iconstar paper   HIV Articles  
Back grey arrow rt.gif
Statin Toxicity in HIV+ & Elderly
Toxicity associated with discontinuing statin therapy occurred rarely (in 6.4% of cases), with similar rates across the 3 commonly used statins: 6.1% for pravastatin, 7.3% for atorvastatin, and 5.3% for rosuvastatin. Among the 44 patients who experienced toxicities, 15 (2.2% of all study participants) had potentially serious toxicity and 29 (4.3%) had symptomatic toxicity. An elevation in CPK level (with or without a decline in renal function) was the most common potentially serious toxicity followed by elevations in liver enzymes. Five patients had CPK-level elevations between 1000 and 10,000 U/L (4 on pravastatin, 1 on rosuvastatin), and 1 had an elevation >10,000 U/L (on atorvastatin). Among 29 patients with symptomatic toxicity, the most common symptoms were myalgias/arthralgias (62%), gastrointestinal symptoms (21%), and fatigue (7%). Overall, 49 patients (7.2%) discontinued statins without any laboratory abnormalities or symptoms reported in the medical record. The rate of discontinuation for unknown reasons was similar across the 3 statins.
Adverse events associated with statins among individuals without HIV infection are uncommon [31]. Most reports of toxicity in HIV-infected persons included small numbers of patients [13, 15, 27, 32] or did not compare the effects of statins [15, 21, 27]. In contrast to data for laboratory toxicities, data for symptomatic toxicity such as myalgia are rarely collected and reported [16, 32]. We found low toxicity rates associated with statin discontinuation that did not vary across the 3 commonly used statins. The rate of CPK elevations was lower than that reported previously [6], despite our use of a very low cutoff point for CPK elevations to increase sensitivity. This may reflect more limited use of simvastatin. Furthermore, CPK elevations may occur even in the absence of statins and often are asymptomatic.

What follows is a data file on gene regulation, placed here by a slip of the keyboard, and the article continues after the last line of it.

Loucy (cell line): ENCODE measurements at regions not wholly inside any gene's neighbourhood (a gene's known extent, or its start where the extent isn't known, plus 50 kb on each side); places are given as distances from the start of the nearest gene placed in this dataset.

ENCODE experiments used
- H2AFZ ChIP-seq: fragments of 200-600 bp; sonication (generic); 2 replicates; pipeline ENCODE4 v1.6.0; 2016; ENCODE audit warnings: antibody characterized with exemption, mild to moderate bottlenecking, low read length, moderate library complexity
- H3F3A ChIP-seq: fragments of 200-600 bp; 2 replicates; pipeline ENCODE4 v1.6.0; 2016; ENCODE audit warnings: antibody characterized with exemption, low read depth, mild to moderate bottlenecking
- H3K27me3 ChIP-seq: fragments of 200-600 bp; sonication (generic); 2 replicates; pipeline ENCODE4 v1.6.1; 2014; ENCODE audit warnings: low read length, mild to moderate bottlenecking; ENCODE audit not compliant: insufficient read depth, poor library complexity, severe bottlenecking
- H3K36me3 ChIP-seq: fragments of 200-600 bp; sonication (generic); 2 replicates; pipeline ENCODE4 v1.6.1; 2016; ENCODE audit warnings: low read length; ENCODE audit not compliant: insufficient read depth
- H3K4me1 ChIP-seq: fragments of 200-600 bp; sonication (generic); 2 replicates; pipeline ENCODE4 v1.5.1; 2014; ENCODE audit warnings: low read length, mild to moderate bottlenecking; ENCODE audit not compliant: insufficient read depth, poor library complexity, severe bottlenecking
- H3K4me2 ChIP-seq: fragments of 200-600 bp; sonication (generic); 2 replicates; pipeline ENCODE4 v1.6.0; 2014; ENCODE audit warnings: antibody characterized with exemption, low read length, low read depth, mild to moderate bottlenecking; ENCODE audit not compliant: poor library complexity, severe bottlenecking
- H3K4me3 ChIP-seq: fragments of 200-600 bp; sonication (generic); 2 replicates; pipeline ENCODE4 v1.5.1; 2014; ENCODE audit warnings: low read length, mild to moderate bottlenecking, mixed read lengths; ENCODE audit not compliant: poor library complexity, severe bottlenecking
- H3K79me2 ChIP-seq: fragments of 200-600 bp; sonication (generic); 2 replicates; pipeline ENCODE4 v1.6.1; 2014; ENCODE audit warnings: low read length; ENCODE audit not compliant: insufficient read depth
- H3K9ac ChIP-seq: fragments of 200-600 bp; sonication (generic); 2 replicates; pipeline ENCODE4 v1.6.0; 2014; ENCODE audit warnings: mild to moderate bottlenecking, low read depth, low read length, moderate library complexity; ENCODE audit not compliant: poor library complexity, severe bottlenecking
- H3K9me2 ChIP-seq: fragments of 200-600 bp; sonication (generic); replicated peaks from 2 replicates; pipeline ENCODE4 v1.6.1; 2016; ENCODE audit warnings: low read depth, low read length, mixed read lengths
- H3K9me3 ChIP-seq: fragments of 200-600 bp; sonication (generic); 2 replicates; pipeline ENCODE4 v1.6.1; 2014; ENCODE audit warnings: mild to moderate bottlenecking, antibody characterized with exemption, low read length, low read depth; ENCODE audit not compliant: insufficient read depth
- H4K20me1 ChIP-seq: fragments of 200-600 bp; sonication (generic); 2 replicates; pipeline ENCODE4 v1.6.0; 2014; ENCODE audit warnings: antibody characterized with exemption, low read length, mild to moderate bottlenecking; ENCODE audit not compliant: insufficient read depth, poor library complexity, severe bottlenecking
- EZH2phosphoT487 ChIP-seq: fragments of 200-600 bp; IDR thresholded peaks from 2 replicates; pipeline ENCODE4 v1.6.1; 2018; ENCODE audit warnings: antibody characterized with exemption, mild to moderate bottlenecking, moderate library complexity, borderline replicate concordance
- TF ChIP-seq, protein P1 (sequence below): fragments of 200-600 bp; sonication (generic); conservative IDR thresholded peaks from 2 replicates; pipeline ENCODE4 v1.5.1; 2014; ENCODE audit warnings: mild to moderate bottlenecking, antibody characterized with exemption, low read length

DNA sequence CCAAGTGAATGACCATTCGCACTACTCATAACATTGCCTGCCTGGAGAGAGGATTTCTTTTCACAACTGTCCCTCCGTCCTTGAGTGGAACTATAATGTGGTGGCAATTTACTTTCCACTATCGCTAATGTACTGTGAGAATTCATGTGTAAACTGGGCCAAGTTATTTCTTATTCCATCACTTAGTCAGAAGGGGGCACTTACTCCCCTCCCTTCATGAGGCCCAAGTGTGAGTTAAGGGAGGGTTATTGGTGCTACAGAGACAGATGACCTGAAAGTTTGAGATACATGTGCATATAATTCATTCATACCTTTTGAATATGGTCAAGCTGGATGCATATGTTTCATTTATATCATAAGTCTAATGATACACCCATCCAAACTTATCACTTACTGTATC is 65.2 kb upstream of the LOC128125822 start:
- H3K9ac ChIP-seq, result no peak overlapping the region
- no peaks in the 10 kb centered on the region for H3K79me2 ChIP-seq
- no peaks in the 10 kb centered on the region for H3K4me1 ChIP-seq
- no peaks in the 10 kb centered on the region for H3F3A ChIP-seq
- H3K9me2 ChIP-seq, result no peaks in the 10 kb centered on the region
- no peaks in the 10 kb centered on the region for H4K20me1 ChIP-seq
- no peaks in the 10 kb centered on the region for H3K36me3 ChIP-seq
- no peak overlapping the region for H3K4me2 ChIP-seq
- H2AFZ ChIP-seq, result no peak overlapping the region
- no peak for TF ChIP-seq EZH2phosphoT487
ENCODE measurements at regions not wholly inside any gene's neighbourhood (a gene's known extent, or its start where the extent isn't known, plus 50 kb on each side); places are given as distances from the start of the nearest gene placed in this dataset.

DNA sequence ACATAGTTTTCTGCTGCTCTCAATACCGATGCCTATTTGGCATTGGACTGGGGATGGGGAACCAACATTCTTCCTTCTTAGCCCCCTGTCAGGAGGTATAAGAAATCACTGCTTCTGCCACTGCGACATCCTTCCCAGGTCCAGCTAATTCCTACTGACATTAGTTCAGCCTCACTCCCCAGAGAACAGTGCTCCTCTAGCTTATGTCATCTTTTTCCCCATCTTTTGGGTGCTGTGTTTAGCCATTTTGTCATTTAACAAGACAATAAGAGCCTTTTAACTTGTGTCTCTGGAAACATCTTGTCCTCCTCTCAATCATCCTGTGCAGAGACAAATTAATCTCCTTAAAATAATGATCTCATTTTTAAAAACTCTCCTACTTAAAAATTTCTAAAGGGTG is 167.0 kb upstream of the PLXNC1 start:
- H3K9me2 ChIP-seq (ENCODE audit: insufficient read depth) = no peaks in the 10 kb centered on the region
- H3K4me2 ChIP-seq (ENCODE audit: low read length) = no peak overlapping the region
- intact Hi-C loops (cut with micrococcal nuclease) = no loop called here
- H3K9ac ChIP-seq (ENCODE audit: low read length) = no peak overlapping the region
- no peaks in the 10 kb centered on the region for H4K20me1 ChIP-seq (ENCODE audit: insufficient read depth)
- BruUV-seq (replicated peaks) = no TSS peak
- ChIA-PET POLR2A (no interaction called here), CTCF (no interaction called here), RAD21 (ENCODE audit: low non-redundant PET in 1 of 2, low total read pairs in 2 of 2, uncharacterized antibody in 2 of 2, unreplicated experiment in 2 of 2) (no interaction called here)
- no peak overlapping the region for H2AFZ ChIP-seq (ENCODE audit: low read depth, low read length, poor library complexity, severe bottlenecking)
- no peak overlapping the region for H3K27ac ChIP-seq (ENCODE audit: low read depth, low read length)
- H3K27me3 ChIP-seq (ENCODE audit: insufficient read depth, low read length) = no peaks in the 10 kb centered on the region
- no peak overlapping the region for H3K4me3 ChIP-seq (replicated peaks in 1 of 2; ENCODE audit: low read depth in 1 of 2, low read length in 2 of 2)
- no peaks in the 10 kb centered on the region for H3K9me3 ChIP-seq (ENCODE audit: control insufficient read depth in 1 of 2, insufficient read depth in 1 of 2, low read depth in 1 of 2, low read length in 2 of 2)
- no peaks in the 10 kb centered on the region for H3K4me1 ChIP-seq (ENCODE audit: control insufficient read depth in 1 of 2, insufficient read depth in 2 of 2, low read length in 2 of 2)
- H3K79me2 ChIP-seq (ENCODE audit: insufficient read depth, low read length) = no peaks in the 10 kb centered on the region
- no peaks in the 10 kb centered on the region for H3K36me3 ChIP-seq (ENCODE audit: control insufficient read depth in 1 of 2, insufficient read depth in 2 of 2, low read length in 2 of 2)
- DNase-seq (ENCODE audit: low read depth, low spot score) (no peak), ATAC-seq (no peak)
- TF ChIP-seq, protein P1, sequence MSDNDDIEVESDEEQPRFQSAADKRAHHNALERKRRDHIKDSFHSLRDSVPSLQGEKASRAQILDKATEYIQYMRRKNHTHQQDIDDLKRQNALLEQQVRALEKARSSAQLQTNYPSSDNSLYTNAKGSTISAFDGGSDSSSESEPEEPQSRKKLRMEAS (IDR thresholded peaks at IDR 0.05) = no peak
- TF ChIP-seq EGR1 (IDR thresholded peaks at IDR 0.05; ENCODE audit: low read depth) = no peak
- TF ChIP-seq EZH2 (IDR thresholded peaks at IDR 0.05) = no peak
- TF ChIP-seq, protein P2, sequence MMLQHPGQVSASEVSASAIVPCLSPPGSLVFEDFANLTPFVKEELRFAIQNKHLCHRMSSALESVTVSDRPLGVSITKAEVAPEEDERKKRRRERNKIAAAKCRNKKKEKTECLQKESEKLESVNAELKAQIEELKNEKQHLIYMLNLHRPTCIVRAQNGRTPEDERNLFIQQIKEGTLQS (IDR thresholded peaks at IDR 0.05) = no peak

A number of drug interactions with statins have been described that may increase toxicity risk among HIV-infected individuals [33]. Until recently, pravastatin and rosuvastatin were thought to be safer than other statins because the metabolism of these statins did not utilize the cytochrome P450 (CYP450) 3A4 enzyme system influenced by many antiretroviral medications. However, recent studies have demonstrated increased plasma levels (expressed as area under the plasma concentration–time curve [AUC] and maximum concentration [Cmax] values) of these statins associated with particular antiretroviral medications [25, 34] (For a table of selected examples of these associations, see Supplementary Appendix Table 1). These increased levels may be the result of inhibition of the organic anion transporting polypeptide (OATP) 1B1 that facilitates statin uptake into the liver [22]. The disposition of pravastatin and rosuvastatin may be more dependent than other statins on OATP1B1. Consistent with this theory, a study found that atazanavir-ritonavir was associated with increased rosuvastatin levels. This finding led the authors to conclude that the maximum dose of rosuvastatin with atazanavir-ritonavir should be 10–20 mg, similar to current recommendation of a maximum rosuvastatin dose of 10 mg when used with lopinavir-ritonavir [34]. Although increased statin levels may enhance the effectiveness of the drugs, this benefit may come with the expense of enhanced toxicity. To date there are no known interactions between rosuvastatin and NNRTIs [22].
There is another study published showing more adverse events in older HIV+ taking statins but right now I can’t find it. Still these publications particularly the one immediately below give pause to concern of increased toxicities in older HIV+ who already may have predisposition with CK elevations, muscle wasting etc. And liver toxicity.